... [SNIP] ...

If everything is successful you should see something like this:

✅ Elasticsearch security features have been automatically configured!
✅ Authentication is enabled and cluster connections are encrypted.

ℹ️  Password for the elastic user (reset with `bin/elasticsearch-reset-password -u elastic`):

ℹ️  HTTP CA certificate SHA-256 fingerprint:

ℹ️  Configure Kibana to use this cluster:
• Run Kibana and click the configuration link in the terminal when Kibana starts.
• Copy the following enrollment token and paste it into Kibana in your browser (valid for the next 30 minutes):

ℹ️ Configure other nodes to join this cluster:
• Copy the following enrollment token and start new Elasticsearch nodes with `bin/elasticsearch --enrollment-token <token>` (valid for the next 30 minutes):

  If you're running in Docker, copy the enrollment token and run:
  `docker run -e "ENROLLMENT_TOKEN=<token>"`

This part contains the credentials needed to communicate with Elastic system.

Now lets bring up Kibana

$ sudo docker pull
[sudo] password for user1: 
8.6.2: Pulling from kibana/kibana
963f82b80814: Already exists 
... [SNIP] ...
$ sudo docker run --name kib01 --net elastic -p 5601:5601
[2023-08-31T02:53:29.911+00:00][INFO ][node] Kibana process configured with roles: [background_tasks, ui]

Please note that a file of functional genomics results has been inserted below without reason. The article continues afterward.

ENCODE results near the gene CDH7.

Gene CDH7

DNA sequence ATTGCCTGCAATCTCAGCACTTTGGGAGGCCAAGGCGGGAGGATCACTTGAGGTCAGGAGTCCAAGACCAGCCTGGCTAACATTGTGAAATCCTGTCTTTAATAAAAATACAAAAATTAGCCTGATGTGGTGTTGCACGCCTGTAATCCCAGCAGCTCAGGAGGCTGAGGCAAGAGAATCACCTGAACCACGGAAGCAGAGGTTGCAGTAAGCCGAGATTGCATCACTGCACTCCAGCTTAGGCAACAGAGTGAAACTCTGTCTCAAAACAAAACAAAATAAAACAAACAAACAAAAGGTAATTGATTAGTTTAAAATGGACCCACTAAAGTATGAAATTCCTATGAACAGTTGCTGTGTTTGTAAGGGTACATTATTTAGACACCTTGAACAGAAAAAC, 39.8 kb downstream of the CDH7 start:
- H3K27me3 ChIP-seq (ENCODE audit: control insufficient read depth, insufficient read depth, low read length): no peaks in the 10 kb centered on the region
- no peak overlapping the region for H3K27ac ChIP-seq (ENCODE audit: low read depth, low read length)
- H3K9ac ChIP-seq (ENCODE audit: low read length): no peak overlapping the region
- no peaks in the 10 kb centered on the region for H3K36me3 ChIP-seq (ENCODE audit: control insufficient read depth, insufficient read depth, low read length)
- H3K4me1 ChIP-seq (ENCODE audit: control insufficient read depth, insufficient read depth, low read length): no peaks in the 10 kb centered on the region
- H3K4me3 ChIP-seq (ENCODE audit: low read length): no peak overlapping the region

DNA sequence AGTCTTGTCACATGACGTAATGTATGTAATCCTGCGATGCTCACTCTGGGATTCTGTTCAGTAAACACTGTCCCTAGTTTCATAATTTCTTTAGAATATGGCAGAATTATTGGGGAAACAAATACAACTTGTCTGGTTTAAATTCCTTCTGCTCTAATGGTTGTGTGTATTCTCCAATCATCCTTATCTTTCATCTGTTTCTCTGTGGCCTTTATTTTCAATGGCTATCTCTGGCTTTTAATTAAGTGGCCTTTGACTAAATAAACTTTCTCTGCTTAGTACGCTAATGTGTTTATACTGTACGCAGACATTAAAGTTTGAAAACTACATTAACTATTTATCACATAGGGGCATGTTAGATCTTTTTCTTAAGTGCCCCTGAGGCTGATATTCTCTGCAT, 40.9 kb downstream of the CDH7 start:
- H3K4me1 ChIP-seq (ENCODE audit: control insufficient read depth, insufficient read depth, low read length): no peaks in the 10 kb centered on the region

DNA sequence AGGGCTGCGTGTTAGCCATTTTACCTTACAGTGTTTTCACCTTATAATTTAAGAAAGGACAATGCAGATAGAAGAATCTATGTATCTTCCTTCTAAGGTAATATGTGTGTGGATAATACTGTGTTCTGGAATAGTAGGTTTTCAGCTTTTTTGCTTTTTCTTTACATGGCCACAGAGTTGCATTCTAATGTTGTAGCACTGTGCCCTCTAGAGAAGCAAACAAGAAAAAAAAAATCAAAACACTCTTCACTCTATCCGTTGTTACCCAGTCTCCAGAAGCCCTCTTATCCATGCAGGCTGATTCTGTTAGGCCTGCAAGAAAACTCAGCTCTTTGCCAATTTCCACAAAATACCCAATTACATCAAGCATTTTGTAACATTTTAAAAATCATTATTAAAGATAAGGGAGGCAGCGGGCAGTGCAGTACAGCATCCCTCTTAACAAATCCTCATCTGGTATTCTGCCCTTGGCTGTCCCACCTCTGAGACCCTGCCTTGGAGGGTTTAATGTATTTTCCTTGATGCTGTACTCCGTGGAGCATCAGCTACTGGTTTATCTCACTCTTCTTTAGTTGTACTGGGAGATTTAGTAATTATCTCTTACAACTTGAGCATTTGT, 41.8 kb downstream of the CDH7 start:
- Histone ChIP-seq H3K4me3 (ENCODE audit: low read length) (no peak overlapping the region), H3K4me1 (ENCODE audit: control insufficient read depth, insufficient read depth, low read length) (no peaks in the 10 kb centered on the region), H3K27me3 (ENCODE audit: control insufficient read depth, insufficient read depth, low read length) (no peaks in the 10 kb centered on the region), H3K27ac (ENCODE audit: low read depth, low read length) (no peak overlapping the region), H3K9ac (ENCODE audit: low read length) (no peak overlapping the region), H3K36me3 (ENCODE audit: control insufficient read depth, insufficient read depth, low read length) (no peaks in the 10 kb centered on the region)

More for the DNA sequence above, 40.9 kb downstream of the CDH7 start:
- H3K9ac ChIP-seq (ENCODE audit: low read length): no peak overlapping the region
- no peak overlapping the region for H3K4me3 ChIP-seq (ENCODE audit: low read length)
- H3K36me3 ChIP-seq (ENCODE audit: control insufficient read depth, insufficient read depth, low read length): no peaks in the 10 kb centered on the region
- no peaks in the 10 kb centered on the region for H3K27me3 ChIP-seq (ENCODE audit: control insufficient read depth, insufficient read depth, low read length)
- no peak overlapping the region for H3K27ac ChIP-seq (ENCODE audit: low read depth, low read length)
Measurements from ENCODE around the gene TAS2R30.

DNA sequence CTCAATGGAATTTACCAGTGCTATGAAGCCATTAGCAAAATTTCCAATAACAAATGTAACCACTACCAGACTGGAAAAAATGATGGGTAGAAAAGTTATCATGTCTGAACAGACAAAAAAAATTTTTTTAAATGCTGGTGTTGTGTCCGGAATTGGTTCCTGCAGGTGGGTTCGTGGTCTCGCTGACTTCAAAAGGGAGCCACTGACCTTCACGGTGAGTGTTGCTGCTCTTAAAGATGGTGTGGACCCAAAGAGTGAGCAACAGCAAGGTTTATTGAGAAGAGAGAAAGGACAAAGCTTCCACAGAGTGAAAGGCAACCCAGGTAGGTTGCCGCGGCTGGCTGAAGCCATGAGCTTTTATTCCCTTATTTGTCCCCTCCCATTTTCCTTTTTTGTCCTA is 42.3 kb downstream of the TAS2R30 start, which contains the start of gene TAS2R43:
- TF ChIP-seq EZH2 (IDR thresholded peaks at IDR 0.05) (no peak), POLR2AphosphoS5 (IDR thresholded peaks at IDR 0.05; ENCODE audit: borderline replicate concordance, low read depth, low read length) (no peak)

[2023-08-31T02:53:57.594+00:00][INFO ][plugins-service] Plugin "cloudChat" is disabled.
[2023-08-31T02:53:57.599+00:00][INFO ][plugins-service] Plugin "cloudExperiments" is disabled.
[2023-08-31T02:53:57.600+00:00][INFO ][plugins-service] Plugin "cloudFullStory" is disabled.
[2023-08-31T02:53:57.601+00:00][INFO ][plugins-service] Plugin "cloudGainsight" is disabled.
[2023-08-31T02:53:57.611+00:00][INFO ][plugins-service] Plugin "profiling" is disabled.
[2023-08-31T02:53:57.765+00:00][INFO ][http.server.Preboot] http server running at
[2023-08-31T02:53:57.848+00:00][INFO ][plugins-system.preboot] Setting up [1] plugins: [interactiveSetup]
[2023-08-31T02:53:57.852+00:00][INFO ][preboot] "interactiveSetup" plugin is holding setup: Validating Elasticsearch connection configuration…
... [SNIP] ...
[2023-08-31T02:53:57.909+00:00][INFO ][root] Holding setup until preboot stage is completed.